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I'm Not Waiting to Live

by Melissa J. Gallagher

Inspiration image

Melissa Gallagher with her daughters, Leah Faith and Paige Hope, and her husband, Matthew

Patience is a necessary virtue. We all have heard countless times throughout our lives that in order to succeed, we must be patient. To achieve what we want in life, we sim­ply must wait. I find myself repeatedly telling my own children, “Please, be patient. Wait.” But there are certain situ­ations in which we can’t wait; we have to act. Fighting cancer is one of them.

In 2005, at age 26, I was diagnosed with a rare type of cancer: small cell carcinoma of the ovary, hypercalcemic type. After repeatedly being told that my cancer had an average survival rate of three months, I was determined to create some new statistics.

Various factors contributed to my survival, including my age, overall health status, stage of disease, location, and plain good luck. But I believe there is one reason why I am alive today: I didn’t wait.

I didn’t wait to address my symp­toms. I didn’t wait to find oncologists who were willing to mix statistics and data with just the right amount of hope and optimism. I didn’t wait to live.

When I began experiencing symp­toms of what I would learn was ovarian cancer, my gynecologist determined that a large cyst was to blame, and I was scheduled for surgery two weeks later. Instinctively, I knew that two weeks would be too long to wait. I ended up having surgery only a week and a half later, and by a stroke of luck, it was performed by an oncologist who dis­covered my tumor.

I was determined to create some new statistics.

Once I was officially diagnosed with this rare cancer, I was thrust back into the waiting game. I called physicians around the world and waited when I was placed on hold. I scheduled appoint­ments and waited for them to arrive. I waited for my name to be called in waiting rooms, and then I waited again to see doctors in exam rooms.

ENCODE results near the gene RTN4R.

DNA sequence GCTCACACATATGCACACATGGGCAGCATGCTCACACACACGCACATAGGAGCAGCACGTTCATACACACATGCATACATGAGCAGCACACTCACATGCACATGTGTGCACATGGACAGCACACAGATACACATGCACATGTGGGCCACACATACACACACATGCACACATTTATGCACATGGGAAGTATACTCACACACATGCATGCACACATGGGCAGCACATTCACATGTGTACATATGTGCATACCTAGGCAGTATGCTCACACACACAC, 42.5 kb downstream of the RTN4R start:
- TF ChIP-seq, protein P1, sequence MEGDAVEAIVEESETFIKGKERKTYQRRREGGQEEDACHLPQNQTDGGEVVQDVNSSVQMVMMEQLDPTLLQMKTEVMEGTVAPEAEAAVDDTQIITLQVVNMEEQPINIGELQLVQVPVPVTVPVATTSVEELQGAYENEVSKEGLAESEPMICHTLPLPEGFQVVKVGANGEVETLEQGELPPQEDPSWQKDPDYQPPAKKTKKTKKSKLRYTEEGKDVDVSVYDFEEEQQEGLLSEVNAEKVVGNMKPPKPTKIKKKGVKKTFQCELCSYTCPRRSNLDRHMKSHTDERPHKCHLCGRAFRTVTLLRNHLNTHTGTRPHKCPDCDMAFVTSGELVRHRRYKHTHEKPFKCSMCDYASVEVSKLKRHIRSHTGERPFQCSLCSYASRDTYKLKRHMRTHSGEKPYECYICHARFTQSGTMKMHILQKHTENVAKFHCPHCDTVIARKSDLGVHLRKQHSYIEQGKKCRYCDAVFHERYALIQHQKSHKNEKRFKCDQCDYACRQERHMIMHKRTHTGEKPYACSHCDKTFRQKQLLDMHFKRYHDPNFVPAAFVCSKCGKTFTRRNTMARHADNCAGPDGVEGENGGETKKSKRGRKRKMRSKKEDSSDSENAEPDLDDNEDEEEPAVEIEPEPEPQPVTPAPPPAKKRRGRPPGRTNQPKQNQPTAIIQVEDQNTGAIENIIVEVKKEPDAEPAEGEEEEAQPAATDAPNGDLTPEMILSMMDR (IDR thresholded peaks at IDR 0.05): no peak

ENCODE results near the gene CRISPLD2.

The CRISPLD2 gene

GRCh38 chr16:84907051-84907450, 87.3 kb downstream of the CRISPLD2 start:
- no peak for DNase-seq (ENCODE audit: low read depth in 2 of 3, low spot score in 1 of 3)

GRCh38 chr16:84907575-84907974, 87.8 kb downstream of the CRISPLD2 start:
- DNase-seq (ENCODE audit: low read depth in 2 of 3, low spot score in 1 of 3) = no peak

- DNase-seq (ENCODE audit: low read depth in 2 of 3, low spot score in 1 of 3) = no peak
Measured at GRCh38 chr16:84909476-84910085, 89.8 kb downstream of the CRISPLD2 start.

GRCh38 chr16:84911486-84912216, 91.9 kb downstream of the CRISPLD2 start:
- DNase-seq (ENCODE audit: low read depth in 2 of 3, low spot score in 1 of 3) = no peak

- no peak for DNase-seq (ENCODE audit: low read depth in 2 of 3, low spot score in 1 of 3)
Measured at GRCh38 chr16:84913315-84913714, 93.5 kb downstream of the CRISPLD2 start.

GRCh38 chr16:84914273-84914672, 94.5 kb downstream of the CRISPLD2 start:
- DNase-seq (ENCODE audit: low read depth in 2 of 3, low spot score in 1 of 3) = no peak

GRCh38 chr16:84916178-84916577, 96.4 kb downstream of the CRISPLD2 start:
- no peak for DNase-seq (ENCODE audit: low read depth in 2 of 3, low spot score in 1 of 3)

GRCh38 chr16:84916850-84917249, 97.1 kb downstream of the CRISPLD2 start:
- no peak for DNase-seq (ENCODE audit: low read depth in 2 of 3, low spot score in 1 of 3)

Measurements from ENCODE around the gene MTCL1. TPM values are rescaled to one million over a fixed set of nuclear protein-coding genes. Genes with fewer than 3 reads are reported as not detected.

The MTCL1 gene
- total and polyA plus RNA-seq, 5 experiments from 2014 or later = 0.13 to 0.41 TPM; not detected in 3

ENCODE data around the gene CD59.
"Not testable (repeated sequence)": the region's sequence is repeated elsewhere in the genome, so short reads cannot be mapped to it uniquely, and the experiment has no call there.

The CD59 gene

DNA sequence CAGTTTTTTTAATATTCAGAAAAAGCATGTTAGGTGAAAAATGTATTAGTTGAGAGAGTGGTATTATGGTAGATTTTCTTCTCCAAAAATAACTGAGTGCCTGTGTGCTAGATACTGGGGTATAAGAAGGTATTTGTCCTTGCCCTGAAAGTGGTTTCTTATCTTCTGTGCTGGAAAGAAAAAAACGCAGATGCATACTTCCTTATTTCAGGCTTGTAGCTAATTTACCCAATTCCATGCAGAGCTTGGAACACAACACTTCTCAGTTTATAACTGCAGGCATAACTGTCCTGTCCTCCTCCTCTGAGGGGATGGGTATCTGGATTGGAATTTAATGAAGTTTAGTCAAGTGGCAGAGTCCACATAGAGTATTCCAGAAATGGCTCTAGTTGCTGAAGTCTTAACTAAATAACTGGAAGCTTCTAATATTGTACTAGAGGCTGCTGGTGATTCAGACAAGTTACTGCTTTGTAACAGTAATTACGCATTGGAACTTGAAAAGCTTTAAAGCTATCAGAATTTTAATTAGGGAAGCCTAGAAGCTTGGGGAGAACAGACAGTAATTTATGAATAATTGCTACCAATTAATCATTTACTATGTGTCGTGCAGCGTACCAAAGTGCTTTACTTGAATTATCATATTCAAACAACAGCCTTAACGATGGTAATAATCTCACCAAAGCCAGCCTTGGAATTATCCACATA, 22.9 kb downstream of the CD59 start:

I had come to accept that a certain amount of waiting would be necessary, but when I contacted a major cancer center and was told I’d need to wait a few weeks just for an appointment, I knew that this was one of those times when waiting just wasn’t an option. So I called back, sometimes several times a day. I explained my situation and its urgency over again until I hit the jackpot and appealed to that one person who was willing to listen. I got in.

Once I began treatment, which included three different types of chemotherapy drugs and an additional surgery, I knew I couldn’t wait until it was over to resume my life. So I kept on living. It was hard to live life to the fullest some days, but other days felt more full. I’ll never forget stepping outside the hospital doors on the day of my last treatment, the sun shining and the fresh March air on my face. Certain aspects of life were magnified and brilliant. The sun was almost blinding. Air had a life of its own. My feet were overly sensi­tive to the ground they touched. All of my senses were heightened. I knew sincerely that I was still alive.

When my cancer came back four years later, I found myself in the emer­gency room, waiting. I waited for a scan, and then I waited for the results. I called doctors and waited on hold. But I knew I couldn’t afford to wait to have the large tumor that was growing inside me removed. My life depended on it. I contacted the same major can­cer center, and rather than accept that I would have to wait for an appointment two weeks later, I managed to find a new physician and have a successful surgery a few days later.

People who don’t know me can’t believe that I was diagnosed on a Thursday and operated on by a new doctor the following Monday. The people who do know me can’t believe I waited that long! I won’t wait to live. You shouldn’t either.

♦ ♦ ♦ ♦ ♦

Melissa Gallagher is a two-time small cell ovarian cancer survivor living in West Islip, NY.

This article was published in Coping® with Cancer magazine, July/August 2014.